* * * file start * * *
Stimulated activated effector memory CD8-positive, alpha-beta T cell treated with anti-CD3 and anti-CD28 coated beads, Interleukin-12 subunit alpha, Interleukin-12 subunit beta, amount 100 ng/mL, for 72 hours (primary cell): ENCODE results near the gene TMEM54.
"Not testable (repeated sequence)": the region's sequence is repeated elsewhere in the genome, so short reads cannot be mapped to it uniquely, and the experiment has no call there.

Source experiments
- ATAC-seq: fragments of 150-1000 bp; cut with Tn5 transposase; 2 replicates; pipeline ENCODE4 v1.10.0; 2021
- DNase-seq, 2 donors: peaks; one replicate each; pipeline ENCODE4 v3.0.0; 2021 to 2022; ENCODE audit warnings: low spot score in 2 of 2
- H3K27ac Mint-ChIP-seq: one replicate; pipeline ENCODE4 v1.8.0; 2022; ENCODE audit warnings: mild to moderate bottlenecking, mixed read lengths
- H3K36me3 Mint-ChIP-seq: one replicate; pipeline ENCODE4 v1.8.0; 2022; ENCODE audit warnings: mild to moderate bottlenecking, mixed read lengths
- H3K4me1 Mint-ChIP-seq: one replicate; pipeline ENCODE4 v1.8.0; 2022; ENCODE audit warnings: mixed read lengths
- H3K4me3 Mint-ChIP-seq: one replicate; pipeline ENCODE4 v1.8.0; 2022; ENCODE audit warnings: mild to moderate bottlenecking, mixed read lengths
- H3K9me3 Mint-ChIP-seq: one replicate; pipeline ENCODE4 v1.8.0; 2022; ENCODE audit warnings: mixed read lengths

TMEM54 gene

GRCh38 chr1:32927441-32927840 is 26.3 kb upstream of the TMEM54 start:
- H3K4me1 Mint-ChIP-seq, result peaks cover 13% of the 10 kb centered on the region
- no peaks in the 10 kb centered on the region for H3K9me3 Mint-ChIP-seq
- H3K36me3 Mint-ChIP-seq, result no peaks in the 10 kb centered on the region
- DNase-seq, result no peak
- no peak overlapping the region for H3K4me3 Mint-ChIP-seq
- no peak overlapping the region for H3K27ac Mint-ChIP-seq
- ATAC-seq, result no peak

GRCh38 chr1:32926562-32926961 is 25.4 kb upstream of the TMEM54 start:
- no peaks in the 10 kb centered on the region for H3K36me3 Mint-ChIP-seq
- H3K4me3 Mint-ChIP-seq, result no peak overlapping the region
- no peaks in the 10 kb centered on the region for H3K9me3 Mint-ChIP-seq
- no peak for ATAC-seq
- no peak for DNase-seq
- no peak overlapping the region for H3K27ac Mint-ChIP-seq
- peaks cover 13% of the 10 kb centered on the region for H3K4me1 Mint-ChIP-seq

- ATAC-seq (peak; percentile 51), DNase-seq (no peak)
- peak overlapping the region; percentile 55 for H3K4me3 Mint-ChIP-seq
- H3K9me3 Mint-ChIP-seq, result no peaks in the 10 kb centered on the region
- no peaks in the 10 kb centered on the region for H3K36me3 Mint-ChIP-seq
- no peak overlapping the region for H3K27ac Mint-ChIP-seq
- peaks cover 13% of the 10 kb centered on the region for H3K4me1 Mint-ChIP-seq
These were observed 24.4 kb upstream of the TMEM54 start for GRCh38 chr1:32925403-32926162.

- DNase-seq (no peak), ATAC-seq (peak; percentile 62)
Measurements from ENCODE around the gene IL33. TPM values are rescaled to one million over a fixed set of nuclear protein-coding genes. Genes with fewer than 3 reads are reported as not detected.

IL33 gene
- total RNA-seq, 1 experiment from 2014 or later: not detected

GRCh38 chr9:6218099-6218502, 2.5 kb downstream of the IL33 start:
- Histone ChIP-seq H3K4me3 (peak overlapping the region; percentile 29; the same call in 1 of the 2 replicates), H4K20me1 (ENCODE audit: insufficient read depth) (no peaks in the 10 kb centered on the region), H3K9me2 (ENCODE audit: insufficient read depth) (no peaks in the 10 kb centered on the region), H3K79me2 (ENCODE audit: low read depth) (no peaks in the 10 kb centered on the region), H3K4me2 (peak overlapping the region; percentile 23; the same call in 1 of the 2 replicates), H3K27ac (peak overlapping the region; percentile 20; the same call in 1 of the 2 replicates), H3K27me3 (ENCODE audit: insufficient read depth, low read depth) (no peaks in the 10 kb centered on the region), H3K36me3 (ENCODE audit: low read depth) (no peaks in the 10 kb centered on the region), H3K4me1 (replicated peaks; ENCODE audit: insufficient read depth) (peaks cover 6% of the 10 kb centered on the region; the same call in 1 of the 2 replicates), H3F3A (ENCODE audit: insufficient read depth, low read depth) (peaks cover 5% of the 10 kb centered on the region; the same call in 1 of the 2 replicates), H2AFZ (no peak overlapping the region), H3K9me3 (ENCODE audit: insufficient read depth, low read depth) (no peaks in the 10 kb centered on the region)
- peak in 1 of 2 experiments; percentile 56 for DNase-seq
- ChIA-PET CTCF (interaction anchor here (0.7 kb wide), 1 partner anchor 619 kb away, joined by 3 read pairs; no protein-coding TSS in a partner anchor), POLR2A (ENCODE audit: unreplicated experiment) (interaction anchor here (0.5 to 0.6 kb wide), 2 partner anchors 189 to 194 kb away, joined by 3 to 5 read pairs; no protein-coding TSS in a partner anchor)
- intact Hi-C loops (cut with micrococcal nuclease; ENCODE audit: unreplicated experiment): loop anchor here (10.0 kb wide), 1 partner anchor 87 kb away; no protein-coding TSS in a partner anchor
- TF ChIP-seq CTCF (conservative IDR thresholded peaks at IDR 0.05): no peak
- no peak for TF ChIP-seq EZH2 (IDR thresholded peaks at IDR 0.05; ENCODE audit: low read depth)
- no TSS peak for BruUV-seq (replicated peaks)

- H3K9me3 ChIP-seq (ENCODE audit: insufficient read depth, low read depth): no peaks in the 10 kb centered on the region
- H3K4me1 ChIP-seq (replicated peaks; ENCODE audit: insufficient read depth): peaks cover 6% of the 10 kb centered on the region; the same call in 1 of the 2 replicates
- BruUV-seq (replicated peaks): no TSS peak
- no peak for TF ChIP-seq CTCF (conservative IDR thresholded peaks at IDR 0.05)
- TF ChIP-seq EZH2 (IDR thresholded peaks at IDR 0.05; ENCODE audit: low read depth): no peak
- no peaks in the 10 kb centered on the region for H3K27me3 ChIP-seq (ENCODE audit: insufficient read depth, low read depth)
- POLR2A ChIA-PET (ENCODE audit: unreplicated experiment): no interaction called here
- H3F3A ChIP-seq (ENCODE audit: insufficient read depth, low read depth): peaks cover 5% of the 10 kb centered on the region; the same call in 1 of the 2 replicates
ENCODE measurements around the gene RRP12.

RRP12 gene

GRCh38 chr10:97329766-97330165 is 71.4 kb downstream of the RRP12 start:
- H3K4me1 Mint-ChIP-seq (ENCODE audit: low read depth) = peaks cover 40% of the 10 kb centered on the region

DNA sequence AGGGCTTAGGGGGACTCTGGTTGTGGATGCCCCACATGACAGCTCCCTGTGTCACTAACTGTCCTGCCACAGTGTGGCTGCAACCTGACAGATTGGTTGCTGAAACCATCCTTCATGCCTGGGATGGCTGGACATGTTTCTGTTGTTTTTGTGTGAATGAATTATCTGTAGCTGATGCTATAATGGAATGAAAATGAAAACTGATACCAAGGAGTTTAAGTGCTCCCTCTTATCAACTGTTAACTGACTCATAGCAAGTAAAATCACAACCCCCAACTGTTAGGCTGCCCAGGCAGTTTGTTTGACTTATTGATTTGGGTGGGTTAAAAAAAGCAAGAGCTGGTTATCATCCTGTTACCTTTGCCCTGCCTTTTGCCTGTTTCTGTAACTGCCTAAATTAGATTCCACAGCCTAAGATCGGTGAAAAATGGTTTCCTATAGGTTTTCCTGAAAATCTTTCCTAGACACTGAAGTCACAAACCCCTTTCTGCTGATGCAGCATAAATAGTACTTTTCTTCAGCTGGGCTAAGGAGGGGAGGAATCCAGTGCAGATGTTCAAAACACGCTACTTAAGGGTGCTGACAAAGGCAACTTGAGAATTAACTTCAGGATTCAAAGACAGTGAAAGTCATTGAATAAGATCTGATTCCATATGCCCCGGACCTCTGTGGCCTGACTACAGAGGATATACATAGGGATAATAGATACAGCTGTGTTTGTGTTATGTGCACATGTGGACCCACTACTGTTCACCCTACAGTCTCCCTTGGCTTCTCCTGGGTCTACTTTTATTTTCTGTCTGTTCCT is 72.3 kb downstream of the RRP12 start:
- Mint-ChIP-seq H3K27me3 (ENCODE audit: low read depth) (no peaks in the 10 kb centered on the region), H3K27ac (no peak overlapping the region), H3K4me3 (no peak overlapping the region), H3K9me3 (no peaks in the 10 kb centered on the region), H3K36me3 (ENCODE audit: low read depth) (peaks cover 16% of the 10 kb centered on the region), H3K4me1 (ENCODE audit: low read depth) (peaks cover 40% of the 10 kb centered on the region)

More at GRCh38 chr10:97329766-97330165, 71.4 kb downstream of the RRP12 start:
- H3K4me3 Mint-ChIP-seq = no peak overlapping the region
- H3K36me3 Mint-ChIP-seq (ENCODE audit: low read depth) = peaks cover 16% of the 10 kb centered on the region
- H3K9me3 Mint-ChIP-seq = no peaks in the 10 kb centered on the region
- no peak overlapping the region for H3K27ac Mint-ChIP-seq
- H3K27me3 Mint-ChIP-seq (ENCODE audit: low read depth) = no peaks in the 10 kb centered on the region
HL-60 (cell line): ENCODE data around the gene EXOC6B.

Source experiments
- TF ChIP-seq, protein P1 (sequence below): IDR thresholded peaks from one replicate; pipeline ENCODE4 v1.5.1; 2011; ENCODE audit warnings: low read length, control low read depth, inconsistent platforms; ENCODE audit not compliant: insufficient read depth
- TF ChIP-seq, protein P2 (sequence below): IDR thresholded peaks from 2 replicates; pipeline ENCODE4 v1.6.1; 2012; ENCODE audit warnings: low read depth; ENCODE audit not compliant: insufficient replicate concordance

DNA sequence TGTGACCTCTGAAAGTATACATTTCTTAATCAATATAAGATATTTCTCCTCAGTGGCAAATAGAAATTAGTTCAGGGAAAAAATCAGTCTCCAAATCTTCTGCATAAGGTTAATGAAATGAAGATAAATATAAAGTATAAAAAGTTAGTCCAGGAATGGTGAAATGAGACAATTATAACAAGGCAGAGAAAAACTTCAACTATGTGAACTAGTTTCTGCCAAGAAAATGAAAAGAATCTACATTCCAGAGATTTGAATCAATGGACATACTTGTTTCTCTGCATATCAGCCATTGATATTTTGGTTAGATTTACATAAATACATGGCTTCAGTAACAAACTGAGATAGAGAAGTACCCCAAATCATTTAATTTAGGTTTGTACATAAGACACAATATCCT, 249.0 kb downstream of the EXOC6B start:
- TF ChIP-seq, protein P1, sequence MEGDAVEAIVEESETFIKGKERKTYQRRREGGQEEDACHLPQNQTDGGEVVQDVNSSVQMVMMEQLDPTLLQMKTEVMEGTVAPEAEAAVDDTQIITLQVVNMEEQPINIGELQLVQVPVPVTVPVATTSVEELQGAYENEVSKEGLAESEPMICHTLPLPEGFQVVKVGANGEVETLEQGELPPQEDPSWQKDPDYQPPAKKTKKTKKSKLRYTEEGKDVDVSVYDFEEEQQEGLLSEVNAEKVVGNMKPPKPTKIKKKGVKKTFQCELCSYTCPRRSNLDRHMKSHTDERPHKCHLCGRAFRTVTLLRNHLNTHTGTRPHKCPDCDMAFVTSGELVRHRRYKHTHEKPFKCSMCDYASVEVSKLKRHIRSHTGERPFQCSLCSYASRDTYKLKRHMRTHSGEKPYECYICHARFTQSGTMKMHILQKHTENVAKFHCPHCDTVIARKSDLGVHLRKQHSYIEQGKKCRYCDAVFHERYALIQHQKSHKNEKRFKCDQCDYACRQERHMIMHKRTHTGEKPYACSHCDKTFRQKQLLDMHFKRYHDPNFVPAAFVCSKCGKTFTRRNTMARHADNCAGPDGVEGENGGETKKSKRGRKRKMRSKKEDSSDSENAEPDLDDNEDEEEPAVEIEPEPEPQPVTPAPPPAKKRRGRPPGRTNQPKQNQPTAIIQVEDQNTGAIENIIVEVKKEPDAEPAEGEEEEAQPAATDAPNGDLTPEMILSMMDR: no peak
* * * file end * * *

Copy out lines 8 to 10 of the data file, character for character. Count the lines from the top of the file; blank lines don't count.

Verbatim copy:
- H3K4me1 Mint-ChIP-seq: one replicate; pipeline ENCODE4 v1.8.0; 2022; ENCODE audit warnings: mixed read lengths
- H3K4me3 Mint-ChIP-seq: one replicate; pipeline ENCODE4 v1.8.0; 2022; ENCODE audit warnings: mild to moderate bottlenecking, mixed read lengths
- H3K9me3 Mint-ChIP-seq: one replicate; pipeline ENCODE4 v1.8.0; 2022; ENCODE audit warnings: mixed read lengths